KR: The runners-up in both of Gulfstream Park's turf stakes last Saturday deserve a mention, for different reasons. Decorated Invader lost the luster from his juvenile and sophomore campaigns, and that decline was reflected in the fact that he was relegated to the also-eligible list in the Ft. Lauderdale (G2). But the Christophe Clement veteran drew into the field, showed more tactical ability than typical by tracking the pace, and held second. Perhaps the six-year-old can regain his status as a divisional player, after racing only twice in the spring of 2021 and resurfacing in the fall of 2022. In the Suwannee River (G3) for distaffers, Lady Rockstar resumed her upward trajectory with a solid comeback effort for Brendan Walsh. The daughter of Frankel appeared bound for bigger things after back-to-back allowance romps, only to disappoint in last summer's Matchmaker (G3). Lady Rockstar figured to find the one-mile Suwannee River shorter than ideal, and she was indeed beaten for finishing speed late. But she made a strong move off the five-month layoff, setting herself up for bigger targets.

VH: A throwback in the truest sense of the word, Beverly Park notched his 15th win of the 2022 season on Dec. 31 at Fair Grounds. Competing primarily in $5,000 starter allowances the past couple seasons, Beverly Park has now won 24 of his past 40 starts, with seven seconds and three thirds. Beverly Park started a whopping 30 times in 2022, or 10 times more often than presumptive Horse of the Year Flightline. I don't know what the secret is, but the overall health of the sport would be stronger if there were many more horses as sound and durable as Beverly Park competing on bread-and-butter cards throughout the year.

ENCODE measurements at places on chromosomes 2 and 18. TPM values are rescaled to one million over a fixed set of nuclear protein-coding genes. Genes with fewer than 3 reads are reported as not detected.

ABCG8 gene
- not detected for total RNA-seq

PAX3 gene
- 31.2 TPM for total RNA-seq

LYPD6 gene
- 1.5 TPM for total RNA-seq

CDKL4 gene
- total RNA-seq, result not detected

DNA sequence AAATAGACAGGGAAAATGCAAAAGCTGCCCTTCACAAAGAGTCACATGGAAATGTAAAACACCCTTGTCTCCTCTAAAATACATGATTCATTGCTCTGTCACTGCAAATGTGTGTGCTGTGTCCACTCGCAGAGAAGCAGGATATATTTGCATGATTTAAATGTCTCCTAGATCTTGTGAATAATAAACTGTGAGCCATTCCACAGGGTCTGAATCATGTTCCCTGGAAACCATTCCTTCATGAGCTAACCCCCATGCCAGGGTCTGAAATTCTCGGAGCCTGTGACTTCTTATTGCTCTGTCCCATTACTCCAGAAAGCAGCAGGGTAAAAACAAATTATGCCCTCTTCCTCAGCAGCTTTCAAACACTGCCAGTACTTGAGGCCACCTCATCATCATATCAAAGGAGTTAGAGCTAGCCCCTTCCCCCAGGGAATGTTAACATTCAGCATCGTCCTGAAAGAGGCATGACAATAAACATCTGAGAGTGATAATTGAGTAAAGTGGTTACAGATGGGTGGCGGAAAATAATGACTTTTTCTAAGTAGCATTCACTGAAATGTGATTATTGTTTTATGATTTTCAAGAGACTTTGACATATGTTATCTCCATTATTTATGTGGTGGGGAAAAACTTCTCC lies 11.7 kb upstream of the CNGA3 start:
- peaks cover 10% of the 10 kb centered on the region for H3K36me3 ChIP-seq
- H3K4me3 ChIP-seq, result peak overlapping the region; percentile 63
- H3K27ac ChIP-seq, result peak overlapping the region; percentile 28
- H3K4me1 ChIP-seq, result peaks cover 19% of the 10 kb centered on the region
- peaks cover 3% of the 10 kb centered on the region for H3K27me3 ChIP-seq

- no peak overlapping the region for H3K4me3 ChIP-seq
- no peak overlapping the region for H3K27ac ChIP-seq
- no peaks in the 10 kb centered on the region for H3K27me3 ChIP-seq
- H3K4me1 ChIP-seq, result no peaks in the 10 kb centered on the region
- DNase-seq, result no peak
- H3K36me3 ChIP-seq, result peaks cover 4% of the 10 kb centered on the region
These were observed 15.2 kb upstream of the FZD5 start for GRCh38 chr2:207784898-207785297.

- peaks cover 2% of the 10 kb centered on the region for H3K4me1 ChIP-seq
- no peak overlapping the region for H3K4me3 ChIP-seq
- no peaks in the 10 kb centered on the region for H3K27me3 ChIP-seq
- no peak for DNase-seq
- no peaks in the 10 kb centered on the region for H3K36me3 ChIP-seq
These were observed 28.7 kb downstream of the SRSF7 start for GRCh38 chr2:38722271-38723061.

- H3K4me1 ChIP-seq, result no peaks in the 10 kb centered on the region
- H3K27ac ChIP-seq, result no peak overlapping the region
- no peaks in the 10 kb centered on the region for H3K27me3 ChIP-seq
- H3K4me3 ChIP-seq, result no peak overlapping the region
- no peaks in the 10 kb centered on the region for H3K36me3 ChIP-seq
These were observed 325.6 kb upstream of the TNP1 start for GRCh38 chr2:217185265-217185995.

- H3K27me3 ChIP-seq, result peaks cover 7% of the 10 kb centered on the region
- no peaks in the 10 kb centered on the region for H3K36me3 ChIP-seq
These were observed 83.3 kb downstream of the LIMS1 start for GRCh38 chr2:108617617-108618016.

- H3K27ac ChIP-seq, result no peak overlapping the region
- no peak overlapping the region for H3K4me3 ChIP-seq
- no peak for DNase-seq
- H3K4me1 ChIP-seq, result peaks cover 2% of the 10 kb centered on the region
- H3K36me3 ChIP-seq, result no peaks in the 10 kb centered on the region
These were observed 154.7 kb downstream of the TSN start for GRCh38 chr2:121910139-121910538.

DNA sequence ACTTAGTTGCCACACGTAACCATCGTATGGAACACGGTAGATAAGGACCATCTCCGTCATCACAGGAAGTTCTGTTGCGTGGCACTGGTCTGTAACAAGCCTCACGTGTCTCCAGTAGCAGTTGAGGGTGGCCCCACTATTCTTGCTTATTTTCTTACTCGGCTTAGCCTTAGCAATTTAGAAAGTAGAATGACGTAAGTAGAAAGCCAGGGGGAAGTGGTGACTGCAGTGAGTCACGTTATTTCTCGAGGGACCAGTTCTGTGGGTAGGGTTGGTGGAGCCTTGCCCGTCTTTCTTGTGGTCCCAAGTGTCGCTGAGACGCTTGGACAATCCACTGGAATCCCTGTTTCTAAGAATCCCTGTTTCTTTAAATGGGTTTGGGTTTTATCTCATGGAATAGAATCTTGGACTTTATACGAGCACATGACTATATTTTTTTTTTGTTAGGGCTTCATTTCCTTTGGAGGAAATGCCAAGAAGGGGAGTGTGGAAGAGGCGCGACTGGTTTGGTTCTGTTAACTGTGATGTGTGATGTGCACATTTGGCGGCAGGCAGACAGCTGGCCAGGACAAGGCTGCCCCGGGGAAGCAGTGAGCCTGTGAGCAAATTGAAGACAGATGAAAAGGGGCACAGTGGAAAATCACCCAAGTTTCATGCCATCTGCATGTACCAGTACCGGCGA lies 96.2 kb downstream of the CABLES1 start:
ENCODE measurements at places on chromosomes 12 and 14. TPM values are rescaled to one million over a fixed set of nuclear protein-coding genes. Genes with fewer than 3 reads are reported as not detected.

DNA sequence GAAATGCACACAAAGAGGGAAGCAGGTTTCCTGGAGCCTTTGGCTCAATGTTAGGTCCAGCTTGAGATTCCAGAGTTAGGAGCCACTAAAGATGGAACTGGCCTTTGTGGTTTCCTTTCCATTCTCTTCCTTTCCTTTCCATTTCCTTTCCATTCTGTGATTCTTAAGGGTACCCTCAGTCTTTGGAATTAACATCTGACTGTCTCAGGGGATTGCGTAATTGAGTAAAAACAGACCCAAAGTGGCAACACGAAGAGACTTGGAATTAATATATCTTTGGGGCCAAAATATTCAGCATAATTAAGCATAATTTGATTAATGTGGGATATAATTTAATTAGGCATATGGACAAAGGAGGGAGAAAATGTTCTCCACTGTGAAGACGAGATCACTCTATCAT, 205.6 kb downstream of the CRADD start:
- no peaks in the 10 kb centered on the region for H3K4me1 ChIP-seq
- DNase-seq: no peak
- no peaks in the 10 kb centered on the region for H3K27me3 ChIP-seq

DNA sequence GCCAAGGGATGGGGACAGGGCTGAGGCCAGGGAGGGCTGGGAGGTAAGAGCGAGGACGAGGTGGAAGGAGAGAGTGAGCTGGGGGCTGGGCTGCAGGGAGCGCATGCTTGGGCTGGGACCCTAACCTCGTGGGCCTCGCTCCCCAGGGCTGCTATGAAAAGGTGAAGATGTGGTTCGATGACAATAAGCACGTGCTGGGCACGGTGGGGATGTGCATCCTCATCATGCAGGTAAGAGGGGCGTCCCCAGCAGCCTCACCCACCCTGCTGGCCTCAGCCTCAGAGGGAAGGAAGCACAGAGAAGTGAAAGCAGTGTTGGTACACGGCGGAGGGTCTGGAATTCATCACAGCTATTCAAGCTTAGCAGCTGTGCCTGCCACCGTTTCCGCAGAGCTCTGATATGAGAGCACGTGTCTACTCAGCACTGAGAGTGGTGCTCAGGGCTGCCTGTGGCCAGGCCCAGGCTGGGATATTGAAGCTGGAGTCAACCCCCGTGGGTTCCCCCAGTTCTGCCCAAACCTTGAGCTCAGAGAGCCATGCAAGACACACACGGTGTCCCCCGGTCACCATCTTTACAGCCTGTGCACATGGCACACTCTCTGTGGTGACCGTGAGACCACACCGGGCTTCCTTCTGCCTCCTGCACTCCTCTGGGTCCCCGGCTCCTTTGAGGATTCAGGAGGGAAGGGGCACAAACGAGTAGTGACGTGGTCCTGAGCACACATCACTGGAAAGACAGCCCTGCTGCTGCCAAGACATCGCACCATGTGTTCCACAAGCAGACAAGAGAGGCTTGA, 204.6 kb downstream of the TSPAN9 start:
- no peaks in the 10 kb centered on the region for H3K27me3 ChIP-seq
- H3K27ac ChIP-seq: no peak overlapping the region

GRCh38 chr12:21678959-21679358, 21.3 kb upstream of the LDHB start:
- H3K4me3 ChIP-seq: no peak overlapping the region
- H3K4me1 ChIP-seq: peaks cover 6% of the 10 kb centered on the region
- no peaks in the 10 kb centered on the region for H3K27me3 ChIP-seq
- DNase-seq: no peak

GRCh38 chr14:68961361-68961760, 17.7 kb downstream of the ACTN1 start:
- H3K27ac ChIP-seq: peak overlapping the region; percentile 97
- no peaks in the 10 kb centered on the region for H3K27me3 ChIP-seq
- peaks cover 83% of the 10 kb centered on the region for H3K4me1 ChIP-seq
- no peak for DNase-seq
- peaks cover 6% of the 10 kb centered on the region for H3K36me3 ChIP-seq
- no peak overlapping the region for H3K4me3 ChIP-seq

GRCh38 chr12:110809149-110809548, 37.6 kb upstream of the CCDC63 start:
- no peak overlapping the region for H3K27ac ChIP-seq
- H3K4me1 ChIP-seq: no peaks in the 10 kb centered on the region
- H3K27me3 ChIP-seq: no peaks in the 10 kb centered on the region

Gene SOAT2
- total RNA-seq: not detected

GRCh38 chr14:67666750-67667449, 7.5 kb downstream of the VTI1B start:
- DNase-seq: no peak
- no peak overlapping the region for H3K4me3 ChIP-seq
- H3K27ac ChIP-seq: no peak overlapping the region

Which horse are you most looking forward to following in 2023?

JS: I'm excited  to see Cody's Wish target major two-turn events at age five. Bred for longer distances, late-developing Cody's Wish didn't make his stakes debut until last March, and Bill Mott raced him primarily at one-turn distances, including a notable victory over Jackie's Warrior in the seven-furlong Forego (G1) at Saratoga. The versatile colt earned his first two-turn win in the Breeders' Cup Dirt Mile (G1) at Keeneland, outslugging Cyberknife by a head. Cody's Wish will aim for the 2023 Breeders' Cup Classic (G1) at Santa Anita, and two of the last six Classic winners (Gun Runner and Knicks Go) captured the Dirt Mile the year before.

KR: I've discussed 12 horses of interest elsewhere on the Edge, generally of the outside-the-box variety instead of the obvious ones, so here I will be more conventional and name Taiba. His trajectory is reminiscent, to some degree, of sire Gun Runner — prominent at three, but especially on the upswing late in the year. If the pattern holds, Taiba will carry that form into a stellar 2023. With the retirements of Flightline and Epicenter (sadly due to his injury in the Breeders' Cup), Taiba is eligible to take control of the older male division if he stays sound and healthy.

VH: I'll look overseas and tab Tahiyra as one of the potential superstars of the next European flat season. Put away for the year after a devastating score in the Moyglare Stud (G1) at the Curragh Sept. 11, the Aga Khan homebred could make her reappearance in the 1000 Guineas (G1) at Newmarket on May 7. The sky appears the limit for the newly turned sophomore trained by Dermot Weld.

ADVERTISEMENT

ADVERTISEMENT